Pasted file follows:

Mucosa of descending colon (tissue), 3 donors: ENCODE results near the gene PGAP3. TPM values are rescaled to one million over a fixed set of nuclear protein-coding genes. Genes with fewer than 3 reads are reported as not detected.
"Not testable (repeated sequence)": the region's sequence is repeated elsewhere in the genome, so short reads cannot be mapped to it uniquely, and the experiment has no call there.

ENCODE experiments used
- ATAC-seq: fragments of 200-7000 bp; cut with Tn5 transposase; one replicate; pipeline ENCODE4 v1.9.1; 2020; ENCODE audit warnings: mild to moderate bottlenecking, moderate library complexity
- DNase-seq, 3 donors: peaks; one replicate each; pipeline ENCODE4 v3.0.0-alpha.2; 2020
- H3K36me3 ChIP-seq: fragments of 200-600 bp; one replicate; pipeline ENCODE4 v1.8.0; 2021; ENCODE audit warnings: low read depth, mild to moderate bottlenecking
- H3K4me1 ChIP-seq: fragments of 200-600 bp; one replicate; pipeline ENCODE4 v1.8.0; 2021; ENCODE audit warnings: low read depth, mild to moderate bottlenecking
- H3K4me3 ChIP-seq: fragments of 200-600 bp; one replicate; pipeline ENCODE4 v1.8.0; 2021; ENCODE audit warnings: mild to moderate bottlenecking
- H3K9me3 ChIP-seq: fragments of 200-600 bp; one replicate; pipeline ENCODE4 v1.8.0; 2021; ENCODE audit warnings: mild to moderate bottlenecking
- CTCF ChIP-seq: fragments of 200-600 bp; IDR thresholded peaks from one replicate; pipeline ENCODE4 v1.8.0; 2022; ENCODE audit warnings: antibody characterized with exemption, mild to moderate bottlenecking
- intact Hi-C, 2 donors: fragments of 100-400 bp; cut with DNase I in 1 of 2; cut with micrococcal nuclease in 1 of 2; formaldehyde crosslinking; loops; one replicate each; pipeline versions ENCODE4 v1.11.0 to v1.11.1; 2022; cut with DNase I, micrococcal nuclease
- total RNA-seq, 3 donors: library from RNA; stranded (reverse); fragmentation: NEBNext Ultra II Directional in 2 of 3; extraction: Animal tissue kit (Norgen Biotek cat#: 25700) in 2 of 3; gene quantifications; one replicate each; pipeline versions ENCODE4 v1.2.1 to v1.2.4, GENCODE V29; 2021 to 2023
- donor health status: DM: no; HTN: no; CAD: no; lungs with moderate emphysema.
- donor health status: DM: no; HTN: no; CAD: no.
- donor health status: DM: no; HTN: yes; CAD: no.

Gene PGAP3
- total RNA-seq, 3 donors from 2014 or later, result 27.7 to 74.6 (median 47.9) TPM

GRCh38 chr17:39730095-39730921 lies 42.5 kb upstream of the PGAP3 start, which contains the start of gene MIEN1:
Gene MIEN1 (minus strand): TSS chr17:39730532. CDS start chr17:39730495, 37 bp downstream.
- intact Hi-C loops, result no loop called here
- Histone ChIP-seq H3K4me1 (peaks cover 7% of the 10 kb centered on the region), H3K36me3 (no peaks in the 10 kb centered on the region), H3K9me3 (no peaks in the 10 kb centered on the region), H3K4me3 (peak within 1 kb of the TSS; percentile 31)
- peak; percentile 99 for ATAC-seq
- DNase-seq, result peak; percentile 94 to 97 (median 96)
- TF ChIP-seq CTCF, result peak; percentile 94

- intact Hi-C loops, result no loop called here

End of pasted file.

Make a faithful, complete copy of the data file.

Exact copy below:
Mucosa of descending colon (tissue), 3 donors: ENCODE results near the gene PGAP3. TPM values are rescaled to one million over a fixed set of nuclear protein-coding genes. Genes with fewer than 3 reads are reported as not detected.
"Not testable (repeated sequence)": the region's sequence is repeated elsewhere in the genome, so short reads cannot be mapped to it uniquely, and the experiment has no call there.

ENCODE experiments used
- ATAC-seq: fragments of 200-7000 bp; cut with Tn5 transposase; one replicate; pipeline ENCODE4 v1.9.1; 2020; ENCODE audit warnings: mild to moderate bottlenecking, moderate library complexity
- DNase-seq, 3 donors: peaks; one replicate each; pipeline ENCODE4 v3.0.0-alpha.2; 2020
- H3K36me3 ChIP-seq: fragments of 200-600 bp; one replicate; pipeline ENCODE4 v1.8.0; 2021; ENCODE audit warnings: low read depth, mild to moderate bottlenecking
- H3K4me1 ChIP-seq: fragments of 200-600 bp; one replicate; pipeline ENCODE4 v1.8.0; 2021; ENCODE audit warnings: low read depth, mild to moderate bottlenecking
- H3K4me3 ChIP-seq: fragments of 200-600 bp; one replicate; pipeline ENCODE4 v1.8.0; 2021; ENCODE audit warnings: mild to moderate bottlenecking
- H3K9me3 ChIP-seq: fragments of 200-600 bp; one replicate; pipeline ENCODE4 v1.8.0; 2021; ENCODE audit warnings: mild to moderate bottlenecking
- CTCF ChIP-seq: fragments of 200-600 bp; IDR thresholded peaks from one replicate; pipeline ENCODE4 v1.8.0; 2022; ENCODE audit warnings: antibody characterized with exemption, mild to moderate bottlenecking
- intact Hi-C, 2 donors: fragments of 100-400 bp; cut with DNase I in 1 of 2; cut with micrococcal nuclease in 1 of 2; formaldehyde crosslinking; loops; one replicate each; pipeline versions ENCODE4 v1.11.0 to v1.11.1; 2022; cut with DNase I, micrococcal nuclease
- total RNA-seq, 3 donors: library from RNA; stranded (reverse); fragmentation: NEBNext Ultra II Directional in 2 of 3; extraction: Animal tissue kit (Norgen Biotek cat#: 25700) in 2 of 3; gene quantifications; one replicate each; pipeline versions ENCODE4 v1.2.1 to v1.2.4, GENCODE V29; 2021 to 2023
- donor health status: DM: no; HTN: no; CAD: no; lungs with moderate emphysema.
- donor health status: DM: no; HTN: no; CAD: no.
- donor health status: DM: no; HTN: yes; CAD: no.

Gene PGAP3
- total RNA-seq, 3 donors from 2014 or later, result 27.7 to 74.6 (median 47.9) TPM

GRCh38 chr17:39730095-39730921 lies 42.5 kb upstream of the PGAP3 start, which contains the start of gene MIEN1:
Gene MIEN1 (minus strand): TSS chr17:39730532. CDS start chr17:39730495, 37 bp downstream.
- intact Hi-C loops, result no loop called here
- Histone ChIP-seq H3K4me1 (peaks cover 7% of the 10 kb centered on the region), H3K36me3 (no peaks in the 10 kb centered on the region), H3K9me3 (no peaks in the 10 kb centered on the region), H3K4me3 (peak within 1 kb of the TSS; percentile 31)
- peak; percentile 99 for ATAC-seq
- DNase-seq, result peak; percentile 94 to 97 (median 96)
- TF ChIP-seq CTCF, result peak; percentile 94

- intact Hi-C loops, result no loop called here